Delegate Name: Elleah Berger
Delegate: Elleah Berger
Topic: Arctic Circle Resource Exploitation
One of the coldest and most desolate places of the globe is also one of the most rich in land and undiscovered natural resources. The Arctic Circle contains as much as 30% of the world’s undiscovered natural gas, and 15% of the undiscovered oil. Before recent times the extraction of these resources would have been extremely difficult and costly, but scientific and technological developments have made the task easier and a goal of many countries. The Arctic 5, nations who hold territory in the arctic circle, and the Arctic States, from the Arctic Council, which has governing power over the Arctic circle. The Arctic 5 wish to harvest these resources and have laid claims to any resource deposits found in the future. The non-Arctic states, any countries that are not on the Arctic Council, have realized the benefits of this exploitation, but the Arctic 5 view this as a threat to their territory and resources. The exploitation of these resources could have significant environmental impacts and worsen the problem of global warming that has already taken such a toll on the Arctic. Furthermore, it is necessary to take into account the needs and desires of the Indigenous peoples of the arctic, whose lives have already been drastically affected by environmental changes to their home. As members of the UN it is imperative that we resolve this complex issue in a way that benefits the future of our globe, recognizes the Indigenous peoples, and is fair to all nations, whether they are of the Arctic 5 or not.
When debates over Antarctica took place decades ago many countries, including Turkiye, signed the Arctic Treaty right away, or soon after. This treaty only permits scientific studies and environmental protection in the Antarctic, it does not allow drilling for resources. The treaty has been successful in protecting and conserving the Antarctic, and helped inspire Turkiye to establish its own polar research center in 2015, the ITU Polar Research Center. Many trips and studies in the Arctic and Antarctic have led to Trukiye’s discovery of new species, including bacteria that reduce the harmful effects of pesticides, and algae that help heal wounds faster.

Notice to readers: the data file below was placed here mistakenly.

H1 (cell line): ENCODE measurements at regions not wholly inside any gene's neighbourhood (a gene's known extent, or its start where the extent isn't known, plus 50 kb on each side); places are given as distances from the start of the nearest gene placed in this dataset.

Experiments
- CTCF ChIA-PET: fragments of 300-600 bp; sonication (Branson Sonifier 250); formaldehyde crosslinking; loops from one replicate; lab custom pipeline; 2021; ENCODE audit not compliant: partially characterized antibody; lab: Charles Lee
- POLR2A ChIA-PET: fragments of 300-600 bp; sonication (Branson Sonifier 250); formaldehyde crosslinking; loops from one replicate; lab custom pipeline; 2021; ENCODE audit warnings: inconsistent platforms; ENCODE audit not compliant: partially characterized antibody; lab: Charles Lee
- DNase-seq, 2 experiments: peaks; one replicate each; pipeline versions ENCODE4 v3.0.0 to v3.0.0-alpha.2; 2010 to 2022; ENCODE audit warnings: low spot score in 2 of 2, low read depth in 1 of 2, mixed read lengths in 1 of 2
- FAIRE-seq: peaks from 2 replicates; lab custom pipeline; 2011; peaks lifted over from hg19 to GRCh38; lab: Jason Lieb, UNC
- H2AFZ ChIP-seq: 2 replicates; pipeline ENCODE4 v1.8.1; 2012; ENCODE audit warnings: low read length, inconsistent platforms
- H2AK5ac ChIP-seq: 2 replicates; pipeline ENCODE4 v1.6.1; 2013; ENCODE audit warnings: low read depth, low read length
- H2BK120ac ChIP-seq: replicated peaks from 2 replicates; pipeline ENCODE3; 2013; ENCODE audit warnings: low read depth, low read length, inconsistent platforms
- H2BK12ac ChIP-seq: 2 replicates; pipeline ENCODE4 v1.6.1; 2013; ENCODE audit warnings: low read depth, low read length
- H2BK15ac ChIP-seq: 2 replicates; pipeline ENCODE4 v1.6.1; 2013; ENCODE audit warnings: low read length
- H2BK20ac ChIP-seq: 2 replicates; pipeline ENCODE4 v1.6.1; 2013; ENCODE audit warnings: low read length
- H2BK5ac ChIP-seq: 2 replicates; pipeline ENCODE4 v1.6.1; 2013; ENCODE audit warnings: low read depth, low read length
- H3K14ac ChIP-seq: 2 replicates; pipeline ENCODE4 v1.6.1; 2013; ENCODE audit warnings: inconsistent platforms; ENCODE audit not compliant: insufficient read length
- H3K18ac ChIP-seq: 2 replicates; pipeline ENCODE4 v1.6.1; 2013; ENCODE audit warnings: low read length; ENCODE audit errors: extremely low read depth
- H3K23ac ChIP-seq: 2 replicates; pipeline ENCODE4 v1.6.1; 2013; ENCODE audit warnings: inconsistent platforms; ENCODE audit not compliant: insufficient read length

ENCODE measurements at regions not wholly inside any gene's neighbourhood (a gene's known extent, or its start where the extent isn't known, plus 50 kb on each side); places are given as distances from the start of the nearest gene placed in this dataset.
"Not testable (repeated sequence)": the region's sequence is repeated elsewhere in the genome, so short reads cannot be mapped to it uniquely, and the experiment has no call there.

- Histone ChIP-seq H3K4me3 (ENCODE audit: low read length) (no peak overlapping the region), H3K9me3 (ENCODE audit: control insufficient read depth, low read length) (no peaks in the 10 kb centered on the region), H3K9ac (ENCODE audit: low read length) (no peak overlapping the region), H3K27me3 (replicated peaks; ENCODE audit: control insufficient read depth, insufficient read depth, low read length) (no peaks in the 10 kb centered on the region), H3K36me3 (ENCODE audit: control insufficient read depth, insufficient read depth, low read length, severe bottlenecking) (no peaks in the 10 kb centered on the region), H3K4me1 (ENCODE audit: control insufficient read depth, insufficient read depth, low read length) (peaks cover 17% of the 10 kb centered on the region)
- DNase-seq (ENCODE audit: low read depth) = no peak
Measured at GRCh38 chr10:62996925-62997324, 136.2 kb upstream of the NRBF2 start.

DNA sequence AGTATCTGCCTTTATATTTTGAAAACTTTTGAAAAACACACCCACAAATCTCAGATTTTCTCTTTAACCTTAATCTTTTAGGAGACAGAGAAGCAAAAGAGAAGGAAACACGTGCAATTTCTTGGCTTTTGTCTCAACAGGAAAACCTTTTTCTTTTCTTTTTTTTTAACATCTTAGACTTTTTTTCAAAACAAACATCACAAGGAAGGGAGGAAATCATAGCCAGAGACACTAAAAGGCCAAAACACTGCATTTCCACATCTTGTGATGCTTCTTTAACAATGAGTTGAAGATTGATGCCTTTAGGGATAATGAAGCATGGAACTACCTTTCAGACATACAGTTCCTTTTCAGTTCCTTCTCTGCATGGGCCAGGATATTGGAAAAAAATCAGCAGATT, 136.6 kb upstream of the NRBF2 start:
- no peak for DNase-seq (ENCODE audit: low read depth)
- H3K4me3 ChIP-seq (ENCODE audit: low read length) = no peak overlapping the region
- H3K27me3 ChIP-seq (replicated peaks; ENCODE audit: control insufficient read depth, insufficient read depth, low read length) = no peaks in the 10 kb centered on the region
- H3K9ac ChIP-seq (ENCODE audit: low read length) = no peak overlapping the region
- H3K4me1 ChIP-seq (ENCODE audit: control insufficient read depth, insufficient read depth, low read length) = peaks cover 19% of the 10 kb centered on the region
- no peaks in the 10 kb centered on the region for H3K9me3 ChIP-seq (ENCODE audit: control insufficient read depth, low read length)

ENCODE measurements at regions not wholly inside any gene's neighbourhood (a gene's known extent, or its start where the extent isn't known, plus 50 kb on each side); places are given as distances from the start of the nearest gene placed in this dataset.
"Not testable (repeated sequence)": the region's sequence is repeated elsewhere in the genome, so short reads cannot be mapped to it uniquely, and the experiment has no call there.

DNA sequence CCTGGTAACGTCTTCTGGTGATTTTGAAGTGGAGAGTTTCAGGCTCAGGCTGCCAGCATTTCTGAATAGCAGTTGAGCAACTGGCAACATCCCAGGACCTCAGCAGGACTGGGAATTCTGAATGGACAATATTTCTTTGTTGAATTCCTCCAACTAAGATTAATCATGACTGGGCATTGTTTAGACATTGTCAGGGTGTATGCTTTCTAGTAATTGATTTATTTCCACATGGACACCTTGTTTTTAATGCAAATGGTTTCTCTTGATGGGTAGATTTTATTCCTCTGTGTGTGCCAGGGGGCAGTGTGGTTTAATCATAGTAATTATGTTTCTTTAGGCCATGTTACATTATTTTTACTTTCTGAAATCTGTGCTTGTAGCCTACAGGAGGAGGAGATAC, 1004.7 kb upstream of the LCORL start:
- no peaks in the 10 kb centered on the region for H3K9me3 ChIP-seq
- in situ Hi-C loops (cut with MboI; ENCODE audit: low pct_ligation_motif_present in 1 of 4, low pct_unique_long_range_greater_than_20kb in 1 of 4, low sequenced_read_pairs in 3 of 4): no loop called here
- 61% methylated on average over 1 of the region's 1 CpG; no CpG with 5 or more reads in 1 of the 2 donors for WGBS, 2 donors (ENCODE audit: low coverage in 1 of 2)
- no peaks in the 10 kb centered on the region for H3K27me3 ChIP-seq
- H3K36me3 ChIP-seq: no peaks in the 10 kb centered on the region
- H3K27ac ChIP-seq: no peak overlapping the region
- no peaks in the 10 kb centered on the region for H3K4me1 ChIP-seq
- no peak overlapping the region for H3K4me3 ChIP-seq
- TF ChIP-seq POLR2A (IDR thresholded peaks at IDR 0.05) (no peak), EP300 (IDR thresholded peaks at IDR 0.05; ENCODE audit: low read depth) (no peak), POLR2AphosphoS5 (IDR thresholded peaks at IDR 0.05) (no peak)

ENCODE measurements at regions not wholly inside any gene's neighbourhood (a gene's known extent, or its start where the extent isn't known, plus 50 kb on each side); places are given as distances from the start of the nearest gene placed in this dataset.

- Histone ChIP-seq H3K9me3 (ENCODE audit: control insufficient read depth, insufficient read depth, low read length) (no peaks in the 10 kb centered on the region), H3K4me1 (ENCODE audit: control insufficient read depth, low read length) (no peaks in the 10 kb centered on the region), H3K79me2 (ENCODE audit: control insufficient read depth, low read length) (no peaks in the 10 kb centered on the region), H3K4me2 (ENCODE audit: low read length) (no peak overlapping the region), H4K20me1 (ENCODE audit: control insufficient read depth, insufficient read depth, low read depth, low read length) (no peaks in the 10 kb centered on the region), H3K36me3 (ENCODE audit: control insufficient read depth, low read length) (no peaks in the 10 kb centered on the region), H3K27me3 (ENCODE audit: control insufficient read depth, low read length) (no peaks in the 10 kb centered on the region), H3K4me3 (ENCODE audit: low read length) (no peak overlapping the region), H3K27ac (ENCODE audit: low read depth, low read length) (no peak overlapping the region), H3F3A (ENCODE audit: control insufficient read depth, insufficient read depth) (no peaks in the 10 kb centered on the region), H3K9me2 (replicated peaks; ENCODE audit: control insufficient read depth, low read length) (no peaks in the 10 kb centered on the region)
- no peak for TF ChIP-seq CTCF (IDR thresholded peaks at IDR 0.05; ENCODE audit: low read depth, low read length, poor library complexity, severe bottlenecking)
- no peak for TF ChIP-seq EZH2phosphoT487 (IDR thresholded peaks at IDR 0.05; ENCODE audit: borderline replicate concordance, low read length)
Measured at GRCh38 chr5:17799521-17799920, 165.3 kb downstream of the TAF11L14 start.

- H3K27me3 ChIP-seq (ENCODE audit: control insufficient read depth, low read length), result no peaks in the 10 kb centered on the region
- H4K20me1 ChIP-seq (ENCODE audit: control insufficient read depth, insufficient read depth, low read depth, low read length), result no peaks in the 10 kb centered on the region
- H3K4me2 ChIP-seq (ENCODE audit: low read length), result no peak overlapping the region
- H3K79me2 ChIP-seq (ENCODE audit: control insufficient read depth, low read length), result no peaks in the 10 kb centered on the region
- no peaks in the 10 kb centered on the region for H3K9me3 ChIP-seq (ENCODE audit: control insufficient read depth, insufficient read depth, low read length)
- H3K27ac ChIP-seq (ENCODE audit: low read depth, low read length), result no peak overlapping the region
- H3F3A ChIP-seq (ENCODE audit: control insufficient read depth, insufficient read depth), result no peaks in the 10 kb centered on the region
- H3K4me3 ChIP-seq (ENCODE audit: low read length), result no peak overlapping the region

Turkiye sees the great potential for resources and scientific discovery in the Arctic, and wants to join the Svalbard Treaty, which grants Norway sovereignty over the Arctic Archipelago of Svalbard. It would also grant signing nations the right to engage in maritime, industrial mining, and commercial activities, and also permits scientific research and studies on the islands. Turkiye believes that countries that formally own parts of the Arctic should be able to do what they wish with those regions with respect to the Indigenous peoples of that region. Turkiye, however, believes that the regions of the Arctic not formally owned by any one country should not be exploited in order to limit the effects of global warming and conserve the land, but that countries still be allowed to travel through the Arctic for trade routes with UN oversight of the area. Turkiye has a great interest in the Arctic and hopes to make many more scientific discoveries and become a spectator member of the Arctic Council. Turkiye would like to collaborate with the other non-Arctic Nations to increase the influence of non-Arctic Nations in the Arctic Circle.